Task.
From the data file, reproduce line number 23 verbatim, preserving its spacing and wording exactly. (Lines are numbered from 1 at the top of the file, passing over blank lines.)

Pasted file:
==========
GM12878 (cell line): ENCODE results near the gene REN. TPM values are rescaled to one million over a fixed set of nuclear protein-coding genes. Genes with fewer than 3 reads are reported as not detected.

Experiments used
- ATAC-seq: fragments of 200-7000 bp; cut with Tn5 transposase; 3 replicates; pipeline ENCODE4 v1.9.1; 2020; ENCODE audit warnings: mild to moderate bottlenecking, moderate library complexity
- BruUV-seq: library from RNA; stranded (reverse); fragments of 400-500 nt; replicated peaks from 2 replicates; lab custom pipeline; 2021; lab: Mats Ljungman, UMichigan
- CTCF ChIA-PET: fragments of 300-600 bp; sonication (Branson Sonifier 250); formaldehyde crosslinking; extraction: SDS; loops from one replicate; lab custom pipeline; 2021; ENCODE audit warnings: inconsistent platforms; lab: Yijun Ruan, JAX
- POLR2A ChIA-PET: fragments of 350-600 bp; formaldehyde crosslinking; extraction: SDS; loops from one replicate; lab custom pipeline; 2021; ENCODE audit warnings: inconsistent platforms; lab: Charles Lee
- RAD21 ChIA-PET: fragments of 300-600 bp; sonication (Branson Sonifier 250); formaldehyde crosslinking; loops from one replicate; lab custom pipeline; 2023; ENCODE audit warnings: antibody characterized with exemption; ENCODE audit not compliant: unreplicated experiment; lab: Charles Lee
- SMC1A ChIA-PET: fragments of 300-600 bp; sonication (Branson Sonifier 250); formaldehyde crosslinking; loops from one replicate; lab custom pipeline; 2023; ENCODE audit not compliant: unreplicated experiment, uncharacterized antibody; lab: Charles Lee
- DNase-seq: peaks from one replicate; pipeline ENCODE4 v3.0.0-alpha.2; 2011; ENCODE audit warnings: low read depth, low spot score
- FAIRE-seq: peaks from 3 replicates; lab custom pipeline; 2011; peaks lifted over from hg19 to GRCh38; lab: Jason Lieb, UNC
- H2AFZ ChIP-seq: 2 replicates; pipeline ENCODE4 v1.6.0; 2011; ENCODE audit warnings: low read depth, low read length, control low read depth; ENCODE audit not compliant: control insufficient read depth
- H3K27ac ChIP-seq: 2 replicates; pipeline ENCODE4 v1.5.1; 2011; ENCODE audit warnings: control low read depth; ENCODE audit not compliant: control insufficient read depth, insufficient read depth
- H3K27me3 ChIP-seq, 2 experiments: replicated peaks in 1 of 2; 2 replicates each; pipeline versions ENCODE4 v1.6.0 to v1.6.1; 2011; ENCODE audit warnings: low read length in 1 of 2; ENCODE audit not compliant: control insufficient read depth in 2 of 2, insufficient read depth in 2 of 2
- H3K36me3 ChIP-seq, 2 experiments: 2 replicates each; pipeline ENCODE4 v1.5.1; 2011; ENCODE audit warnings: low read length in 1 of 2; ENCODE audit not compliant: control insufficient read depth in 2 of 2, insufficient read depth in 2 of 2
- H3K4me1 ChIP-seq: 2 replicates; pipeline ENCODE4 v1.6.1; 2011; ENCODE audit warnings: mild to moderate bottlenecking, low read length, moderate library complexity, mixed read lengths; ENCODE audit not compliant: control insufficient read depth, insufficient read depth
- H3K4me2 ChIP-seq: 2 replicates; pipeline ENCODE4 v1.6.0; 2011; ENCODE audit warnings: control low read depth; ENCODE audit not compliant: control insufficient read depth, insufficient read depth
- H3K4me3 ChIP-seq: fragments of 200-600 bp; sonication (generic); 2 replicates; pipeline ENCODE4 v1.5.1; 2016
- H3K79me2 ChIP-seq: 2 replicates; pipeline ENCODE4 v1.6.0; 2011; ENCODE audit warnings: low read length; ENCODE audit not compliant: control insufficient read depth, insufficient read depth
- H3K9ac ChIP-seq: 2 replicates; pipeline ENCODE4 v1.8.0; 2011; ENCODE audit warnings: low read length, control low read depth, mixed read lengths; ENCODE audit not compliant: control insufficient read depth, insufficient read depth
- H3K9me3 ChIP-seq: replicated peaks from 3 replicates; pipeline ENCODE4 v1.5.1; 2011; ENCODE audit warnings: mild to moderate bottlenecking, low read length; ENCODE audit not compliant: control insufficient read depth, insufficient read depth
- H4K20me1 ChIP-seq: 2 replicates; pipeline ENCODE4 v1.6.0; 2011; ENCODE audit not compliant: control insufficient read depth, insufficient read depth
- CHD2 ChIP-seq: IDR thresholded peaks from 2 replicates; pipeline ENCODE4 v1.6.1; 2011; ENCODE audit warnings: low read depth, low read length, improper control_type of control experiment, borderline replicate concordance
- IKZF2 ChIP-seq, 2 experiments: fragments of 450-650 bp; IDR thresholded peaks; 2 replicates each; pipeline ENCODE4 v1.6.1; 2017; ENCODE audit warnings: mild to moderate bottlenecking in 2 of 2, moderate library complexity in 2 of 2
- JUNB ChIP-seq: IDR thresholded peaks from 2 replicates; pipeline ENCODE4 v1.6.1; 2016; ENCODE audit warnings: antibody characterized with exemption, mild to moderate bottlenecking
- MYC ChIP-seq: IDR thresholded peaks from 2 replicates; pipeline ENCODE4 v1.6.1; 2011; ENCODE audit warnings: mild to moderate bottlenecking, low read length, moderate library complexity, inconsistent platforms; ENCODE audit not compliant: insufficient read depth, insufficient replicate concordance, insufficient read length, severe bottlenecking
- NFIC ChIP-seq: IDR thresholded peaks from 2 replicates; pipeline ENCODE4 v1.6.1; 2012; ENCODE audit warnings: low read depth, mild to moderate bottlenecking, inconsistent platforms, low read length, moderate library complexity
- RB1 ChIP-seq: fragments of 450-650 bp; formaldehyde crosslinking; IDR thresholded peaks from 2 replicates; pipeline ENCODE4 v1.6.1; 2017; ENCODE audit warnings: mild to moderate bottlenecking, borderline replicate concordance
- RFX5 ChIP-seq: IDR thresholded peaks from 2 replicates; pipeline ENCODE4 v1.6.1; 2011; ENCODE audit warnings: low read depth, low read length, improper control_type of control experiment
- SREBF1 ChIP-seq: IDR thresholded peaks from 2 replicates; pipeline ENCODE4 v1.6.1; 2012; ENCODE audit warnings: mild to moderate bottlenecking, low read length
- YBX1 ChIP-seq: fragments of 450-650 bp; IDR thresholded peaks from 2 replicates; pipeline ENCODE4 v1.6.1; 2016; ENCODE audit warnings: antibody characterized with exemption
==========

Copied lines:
- IKZF2 ChIP-seq, 2 experiments: fragments of 450-650 bp; IDR thresholded peaks; 2 replicates each; pipeline ENCODE4 v1.6.1; 2017; ENCODE audit warnings: mild to moderate bottlenecking in 2 of 2, moderate library complexity in 2 of 2